Numerous Benefits of Resistance Training in Older Adults
This article was reviewed by Mark D, DPT.
Resistance training for elderly patients is a powerful therapeutic tool with endless benefits. We conventionally think of resistance training as a tool to improve muscle strength, ease of transfers, and stair negotiation, but it doesn’t end there. The benefits are much more profound.
Sarcopenia is a process of muscle loss which naturally occurs with aging, and is significantly influenced by the amount of exercise. As we age, our activity levels decrease and the need for stimulation through exercise increases. Without appropriate stimulation humans quickly regress in overall functional capacity.
Studies show that patients with a history of resistance training experience less muscle loss than patients who never received it. Furthermore, resistance training in patients over the age of fifty for ten to twelve weeks has consistently shown to produce improvements in muscle strength by at least twenty five percent. It is recommended that older individuals participate in two to three sessions per week of resistance training. This may lead to improved muscle strength, improved functional capacity, and enhanced overall quality of life.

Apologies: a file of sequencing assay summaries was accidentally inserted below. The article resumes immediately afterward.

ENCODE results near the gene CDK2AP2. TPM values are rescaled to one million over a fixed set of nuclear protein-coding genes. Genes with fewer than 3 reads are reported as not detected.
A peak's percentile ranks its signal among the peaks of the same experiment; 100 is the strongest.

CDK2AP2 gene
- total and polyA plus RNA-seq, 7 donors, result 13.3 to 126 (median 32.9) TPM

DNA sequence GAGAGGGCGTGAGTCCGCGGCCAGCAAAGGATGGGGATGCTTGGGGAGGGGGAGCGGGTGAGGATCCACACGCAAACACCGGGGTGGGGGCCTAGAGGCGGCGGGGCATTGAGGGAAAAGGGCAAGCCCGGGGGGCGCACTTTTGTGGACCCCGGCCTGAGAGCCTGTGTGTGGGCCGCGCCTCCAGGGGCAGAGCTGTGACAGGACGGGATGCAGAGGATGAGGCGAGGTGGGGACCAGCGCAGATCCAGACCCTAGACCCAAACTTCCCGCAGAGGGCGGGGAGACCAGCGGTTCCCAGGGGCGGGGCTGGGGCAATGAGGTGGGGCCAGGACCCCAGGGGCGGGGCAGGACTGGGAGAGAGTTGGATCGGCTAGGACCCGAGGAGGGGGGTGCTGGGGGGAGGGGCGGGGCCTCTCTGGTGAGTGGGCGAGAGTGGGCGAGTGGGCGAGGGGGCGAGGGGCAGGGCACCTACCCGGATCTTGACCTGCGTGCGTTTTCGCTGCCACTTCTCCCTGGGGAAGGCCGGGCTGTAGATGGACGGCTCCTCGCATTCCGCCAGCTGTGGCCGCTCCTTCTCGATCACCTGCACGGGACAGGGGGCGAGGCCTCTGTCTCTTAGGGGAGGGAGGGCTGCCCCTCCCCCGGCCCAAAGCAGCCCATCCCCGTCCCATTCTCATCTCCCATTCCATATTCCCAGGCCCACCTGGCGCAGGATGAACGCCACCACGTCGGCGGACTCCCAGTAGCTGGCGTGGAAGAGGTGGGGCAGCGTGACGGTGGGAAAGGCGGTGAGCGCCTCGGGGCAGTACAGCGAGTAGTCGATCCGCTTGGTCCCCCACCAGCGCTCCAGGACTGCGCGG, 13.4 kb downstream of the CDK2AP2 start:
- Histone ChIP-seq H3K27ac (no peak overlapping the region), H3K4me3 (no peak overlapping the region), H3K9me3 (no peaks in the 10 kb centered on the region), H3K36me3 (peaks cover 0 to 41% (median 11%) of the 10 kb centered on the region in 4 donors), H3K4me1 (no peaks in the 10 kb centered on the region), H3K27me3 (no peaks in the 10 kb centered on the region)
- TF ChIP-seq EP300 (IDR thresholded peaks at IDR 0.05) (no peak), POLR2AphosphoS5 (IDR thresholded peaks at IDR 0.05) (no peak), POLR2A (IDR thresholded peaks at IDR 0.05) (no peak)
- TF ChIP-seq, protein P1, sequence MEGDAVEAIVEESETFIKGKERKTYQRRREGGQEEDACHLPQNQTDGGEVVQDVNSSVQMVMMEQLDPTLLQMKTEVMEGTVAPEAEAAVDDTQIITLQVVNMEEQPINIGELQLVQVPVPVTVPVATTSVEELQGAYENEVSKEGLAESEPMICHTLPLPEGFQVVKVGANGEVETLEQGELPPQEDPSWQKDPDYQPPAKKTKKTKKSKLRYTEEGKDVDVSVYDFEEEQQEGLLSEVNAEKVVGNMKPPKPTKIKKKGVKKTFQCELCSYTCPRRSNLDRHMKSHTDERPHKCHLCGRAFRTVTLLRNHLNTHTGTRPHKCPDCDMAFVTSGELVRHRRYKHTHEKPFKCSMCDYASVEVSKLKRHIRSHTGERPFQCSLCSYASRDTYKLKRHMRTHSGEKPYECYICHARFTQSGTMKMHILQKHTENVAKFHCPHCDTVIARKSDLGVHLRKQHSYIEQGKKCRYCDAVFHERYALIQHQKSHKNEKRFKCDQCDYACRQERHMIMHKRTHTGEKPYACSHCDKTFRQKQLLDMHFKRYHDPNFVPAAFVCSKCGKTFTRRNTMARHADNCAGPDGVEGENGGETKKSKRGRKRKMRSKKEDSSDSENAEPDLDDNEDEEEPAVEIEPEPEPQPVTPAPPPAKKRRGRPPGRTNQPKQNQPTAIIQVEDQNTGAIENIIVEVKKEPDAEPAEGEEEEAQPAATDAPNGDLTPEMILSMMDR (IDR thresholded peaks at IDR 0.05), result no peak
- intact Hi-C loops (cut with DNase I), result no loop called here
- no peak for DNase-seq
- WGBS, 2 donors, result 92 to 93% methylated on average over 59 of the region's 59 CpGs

Now let’s dig in deeper:
Resistance training, especially in combination with aerobic exercise is shown to improve sleep quality and quantity. It is most helpful when performed earlier in the day or at least two hours before bed time.
Resistance training may help alleviate depression symptoms, increase energy levels, and improve a sense of well-being. This is to both direct physiological reaction to exercise and increased functional capacity and independence.
Resistance training may improve metabolism and enhance appetite in the elderly, who frequently exhibit diminished appetite.
Studies show that resistance training leads to decreased risk of falls. This is due to both improvements in balance and activity tolerance.
Studies show that resistance training improves stair negotiation independence, ambulation tolerance, safety and independence with transfers, ease and independence with household chores and activities of daily living.
Blood pressure and Diabetes:
Studies show that resistance training may lead to improvements in high blood pressure and more stable/lower blood glucose levels.
Having discussed so many tremendous benefits which extend to both mental and physical well-being, we believe that resistance training should be an integral part of exercise regiment of every person over fifty. It is important that it is administered by a qualified professional to promote appropriate results and prevent injuries. And as always, when beginning a new exercise regimen please always consult your physician.